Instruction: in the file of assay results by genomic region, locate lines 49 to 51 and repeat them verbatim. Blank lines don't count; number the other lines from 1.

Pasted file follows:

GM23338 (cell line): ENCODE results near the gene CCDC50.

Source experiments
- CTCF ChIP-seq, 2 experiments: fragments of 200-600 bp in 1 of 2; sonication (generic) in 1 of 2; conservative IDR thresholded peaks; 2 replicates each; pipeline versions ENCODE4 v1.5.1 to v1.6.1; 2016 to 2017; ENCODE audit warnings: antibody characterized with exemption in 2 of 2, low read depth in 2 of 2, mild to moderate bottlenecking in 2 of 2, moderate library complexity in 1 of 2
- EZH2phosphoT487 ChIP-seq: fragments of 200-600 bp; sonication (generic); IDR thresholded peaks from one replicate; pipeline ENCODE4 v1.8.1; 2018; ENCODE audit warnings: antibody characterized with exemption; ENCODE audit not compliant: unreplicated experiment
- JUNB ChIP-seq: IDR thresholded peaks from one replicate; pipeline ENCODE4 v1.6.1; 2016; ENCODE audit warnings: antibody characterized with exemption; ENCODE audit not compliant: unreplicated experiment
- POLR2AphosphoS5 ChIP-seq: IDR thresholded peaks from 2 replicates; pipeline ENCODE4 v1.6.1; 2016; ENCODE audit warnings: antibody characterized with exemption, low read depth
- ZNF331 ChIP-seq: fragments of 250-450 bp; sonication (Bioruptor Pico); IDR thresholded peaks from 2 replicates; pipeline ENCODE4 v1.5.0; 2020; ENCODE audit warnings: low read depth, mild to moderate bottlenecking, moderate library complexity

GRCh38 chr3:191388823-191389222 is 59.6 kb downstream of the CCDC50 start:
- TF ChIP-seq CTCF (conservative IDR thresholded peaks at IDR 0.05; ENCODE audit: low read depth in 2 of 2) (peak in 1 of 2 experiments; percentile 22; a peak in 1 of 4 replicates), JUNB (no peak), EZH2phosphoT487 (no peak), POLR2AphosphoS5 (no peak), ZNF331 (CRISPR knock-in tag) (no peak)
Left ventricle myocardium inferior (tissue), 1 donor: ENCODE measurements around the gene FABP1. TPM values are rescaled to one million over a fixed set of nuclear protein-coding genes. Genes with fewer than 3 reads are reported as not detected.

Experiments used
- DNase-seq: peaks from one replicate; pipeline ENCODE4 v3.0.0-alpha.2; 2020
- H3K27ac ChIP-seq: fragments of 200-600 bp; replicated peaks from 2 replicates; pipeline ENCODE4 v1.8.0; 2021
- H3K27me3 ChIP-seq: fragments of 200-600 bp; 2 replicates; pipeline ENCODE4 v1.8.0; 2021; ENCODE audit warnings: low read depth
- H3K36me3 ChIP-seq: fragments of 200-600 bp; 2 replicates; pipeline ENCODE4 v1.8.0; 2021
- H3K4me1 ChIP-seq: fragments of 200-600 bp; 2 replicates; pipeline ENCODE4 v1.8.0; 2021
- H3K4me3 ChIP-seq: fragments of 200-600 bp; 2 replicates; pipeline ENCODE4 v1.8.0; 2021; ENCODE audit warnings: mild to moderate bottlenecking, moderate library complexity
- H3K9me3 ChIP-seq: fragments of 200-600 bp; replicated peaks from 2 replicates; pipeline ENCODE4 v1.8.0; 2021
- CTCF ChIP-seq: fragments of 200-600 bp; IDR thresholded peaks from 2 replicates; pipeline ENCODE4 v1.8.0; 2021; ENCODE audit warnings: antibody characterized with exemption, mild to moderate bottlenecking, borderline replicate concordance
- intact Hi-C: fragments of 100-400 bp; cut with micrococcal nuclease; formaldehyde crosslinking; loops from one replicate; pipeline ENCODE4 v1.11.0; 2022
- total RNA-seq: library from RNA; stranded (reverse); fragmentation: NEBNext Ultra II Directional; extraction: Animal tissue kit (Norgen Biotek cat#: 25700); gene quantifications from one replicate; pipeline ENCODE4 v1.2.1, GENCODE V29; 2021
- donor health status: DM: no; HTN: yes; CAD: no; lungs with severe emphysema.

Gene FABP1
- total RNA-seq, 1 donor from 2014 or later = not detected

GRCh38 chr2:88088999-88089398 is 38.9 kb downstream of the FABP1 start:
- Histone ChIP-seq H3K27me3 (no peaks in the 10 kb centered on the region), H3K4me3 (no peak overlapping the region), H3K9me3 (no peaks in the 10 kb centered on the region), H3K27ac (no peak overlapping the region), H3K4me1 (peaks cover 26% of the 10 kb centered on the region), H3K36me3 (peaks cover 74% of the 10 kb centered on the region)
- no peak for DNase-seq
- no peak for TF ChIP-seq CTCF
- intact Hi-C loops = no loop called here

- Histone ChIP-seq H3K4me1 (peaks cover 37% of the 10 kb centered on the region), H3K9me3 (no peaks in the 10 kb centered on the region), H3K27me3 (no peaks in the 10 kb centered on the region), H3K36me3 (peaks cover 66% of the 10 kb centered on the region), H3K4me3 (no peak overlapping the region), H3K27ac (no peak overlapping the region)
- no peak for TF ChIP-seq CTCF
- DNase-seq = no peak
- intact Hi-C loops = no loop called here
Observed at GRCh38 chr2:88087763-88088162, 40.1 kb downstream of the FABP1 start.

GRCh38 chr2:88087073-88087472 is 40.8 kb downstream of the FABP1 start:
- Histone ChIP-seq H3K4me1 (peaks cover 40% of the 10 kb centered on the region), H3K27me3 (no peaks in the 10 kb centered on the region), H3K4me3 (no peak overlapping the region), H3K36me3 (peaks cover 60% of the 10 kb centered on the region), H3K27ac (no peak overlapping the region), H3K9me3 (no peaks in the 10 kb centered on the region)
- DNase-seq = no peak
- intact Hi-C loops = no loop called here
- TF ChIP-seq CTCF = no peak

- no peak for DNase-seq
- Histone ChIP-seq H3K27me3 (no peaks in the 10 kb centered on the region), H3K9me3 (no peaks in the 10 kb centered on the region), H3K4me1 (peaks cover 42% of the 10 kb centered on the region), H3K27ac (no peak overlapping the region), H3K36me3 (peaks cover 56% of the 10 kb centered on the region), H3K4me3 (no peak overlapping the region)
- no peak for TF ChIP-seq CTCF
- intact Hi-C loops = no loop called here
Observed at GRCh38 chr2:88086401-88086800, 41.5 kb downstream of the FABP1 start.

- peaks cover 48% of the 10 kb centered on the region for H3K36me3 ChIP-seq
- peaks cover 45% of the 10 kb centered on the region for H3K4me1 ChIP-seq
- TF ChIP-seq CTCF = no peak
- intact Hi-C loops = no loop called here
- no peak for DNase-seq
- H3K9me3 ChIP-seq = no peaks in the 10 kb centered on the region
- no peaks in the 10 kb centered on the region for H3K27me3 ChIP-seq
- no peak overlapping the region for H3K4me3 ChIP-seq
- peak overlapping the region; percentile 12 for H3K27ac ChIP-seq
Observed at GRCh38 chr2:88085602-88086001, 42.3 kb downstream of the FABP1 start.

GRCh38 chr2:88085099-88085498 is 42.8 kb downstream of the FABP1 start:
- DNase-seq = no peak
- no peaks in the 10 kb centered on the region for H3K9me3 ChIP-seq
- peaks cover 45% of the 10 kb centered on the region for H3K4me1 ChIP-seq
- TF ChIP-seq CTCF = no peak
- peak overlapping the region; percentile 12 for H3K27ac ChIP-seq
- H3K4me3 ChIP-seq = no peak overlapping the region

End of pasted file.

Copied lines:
- no peak for DNase-seq
- H3K9me3 ChIP-seq = no peaks in the 10 kb centered on the region
- no peaks in the 10 kb centered on the region for H3K27me3 ChIP-seq